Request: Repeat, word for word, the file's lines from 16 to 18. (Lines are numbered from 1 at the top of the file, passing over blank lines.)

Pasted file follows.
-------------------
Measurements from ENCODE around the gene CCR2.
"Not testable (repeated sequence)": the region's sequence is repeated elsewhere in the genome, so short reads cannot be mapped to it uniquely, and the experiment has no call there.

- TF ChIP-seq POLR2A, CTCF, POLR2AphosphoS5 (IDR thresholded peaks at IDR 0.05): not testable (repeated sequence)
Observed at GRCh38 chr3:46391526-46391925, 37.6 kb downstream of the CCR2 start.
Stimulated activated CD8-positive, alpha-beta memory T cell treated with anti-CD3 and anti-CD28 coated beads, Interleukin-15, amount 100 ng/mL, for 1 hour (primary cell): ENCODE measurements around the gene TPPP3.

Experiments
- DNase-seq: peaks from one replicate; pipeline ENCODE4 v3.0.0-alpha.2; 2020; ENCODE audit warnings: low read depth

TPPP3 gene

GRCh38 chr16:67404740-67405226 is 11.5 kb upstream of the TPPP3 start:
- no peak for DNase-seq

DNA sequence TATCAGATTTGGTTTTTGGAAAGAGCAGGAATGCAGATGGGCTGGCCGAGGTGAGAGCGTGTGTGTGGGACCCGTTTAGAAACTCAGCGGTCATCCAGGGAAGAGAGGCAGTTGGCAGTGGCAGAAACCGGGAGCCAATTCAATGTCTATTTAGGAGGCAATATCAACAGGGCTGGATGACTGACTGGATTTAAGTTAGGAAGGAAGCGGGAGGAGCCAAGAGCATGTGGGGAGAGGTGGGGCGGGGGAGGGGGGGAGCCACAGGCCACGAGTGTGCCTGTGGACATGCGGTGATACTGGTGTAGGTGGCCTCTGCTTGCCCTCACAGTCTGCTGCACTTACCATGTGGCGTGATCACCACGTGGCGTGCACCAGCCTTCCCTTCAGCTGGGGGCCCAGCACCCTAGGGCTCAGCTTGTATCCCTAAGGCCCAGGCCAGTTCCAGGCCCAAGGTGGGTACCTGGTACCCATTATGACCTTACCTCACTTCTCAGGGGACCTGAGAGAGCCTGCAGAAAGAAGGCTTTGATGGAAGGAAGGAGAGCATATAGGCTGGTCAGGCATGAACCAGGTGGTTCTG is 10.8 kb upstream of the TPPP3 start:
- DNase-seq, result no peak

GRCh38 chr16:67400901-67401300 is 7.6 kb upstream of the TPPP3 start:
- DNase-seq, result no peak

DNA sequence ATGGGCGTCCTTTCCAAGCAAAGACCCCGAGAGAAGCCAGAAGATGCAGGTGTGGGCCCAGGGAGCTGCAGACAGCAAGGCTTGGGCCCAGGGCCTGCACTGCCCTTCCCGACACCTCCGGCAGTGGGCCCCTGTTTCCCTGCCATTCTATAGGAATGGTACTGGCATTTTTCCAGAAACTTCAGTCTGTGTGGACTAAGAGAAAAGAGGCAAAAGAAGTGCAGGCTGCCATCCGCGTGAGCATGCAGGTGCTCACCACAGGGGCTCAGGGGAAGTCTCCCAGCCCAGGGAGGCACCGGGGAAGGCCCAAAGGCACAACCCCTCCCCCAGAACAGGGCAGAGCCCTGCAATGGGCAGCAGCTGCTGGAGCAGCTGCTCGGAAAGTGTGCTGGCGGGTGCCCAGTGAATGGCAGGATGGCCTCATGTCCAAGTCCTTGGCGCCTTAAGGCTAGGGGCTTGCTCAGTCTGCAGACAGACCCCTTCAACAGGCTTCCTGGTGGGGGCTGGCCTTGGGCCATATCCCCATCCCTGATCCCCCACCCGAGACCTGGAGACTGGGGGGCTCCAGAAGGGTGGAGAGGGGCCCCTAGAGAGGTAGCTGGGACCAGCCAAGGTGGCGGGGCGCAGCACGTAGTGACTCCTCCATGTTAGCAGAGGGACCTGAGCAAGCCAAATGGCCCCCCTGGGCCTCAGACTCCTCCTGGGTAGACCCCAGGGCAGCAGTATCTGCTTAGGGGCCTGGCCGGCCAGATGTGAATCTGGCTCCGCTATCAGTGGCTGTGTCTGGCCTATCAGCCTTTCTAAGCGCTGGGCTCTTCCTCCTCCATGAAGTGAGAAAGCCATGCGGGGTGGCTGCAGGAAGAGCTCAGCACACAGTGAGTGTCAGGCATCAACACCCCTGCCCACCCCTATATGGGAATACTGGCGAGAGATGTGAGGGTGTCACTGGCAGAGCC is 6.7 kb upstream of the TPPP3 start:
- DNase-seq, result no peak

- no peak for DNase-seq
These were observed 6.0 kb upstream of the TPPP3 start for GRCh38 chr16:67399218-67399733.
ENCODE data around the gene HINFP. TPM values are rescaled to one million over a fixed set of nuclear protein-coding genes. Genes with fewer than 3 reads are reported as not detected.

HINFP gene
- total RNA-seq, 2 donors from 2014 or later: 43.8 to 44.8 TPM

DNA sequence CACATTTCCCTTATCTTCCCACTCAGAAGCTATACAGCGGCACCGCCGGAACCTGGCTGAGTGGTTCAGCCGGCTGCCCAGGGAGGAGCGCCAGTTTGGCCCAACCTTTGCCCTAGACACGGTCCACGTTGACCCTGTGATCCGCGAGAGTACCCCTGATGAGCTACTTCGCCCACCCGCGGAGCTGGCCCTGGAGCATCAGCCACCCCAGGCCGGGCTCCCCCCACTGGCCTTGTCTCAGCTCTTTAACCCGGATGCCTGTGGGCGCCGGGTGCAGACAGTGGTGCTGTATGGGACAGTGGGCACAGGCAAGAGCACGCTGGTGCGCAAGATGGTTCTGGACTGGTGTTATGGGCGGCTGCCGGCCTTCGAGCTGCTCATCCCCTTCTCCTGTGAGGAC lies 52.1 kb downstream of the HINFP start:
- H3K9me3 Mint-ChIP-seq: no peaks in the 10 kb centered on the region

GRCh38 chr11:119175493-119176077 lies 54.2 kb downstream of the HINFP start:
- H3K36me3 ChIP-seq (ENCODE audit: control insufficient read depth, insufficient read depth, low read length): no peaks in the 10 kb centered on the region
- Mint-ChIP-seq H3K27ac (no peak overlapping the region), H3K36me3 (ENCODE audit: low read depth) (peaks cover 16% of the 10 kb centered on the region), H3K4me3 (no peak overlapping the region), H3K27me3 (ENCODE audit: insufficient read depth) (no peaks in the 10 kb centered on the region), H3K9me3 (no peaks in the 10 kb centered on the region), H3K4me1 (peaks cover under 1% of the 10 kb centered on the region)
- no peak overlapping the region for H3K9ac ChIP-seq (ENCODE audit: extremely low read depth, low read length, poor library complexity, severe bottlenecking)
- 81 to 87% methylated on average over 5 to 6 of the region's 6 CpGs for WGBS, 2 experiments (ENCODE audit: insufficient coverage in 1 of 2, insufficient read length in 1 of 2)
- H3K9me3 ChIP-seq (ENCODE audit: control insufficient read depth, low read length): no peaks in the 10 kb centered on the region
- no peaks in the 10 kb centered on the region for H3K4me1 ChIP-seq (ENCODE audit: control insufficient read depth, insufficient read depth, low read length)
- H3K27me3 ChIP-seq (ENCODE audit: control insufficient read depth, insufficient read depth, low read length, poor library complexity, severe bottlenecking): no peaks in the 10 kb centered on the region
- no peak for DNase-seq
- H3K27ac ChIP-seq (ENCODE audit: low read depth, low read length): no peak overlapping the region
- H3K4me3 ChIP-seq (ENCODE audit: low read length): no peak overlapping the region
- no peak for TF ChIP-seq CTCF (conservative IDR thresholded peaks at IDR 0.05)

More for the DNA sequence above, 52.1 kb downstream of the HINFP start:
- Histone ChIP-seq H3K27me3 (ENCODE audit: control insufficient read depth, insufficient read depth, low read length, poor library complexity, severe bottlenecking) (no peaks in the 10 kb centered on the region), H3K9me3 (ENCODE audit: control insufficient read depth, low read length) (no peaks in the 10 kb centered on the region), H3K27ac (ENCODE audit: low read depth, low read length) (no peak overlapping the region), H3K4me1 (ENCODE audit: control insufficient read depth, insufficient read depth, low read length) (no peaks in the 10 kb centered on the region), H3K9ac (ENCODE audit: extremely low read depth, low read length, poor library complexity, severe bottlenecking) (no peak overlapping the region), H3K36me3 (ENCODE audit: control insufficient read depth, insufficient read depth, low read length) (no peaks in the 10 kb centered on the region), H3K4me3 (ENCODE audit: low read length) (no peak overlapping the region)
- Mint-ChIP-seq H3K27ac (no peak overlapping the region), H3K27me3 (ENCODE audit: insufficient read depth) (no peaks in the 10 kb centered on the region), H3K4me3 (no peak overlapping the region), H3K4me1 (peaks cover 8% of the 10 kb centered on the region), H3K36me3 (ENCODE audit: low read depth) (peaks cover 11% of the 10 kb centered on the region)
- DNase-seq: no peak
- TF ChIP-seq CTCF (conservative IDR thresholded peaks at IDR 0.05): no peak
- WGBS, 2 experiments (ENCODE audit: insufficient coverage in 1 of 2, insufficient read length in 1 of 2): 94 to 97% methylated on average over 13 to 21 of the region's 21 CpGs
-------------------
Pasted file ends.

- DNase-seq, result no peak

- no peak for DNase-seq
These were observed 6.0 kb upstream of the TPPP3 start for GRCh38 chr16:67399218-67399733.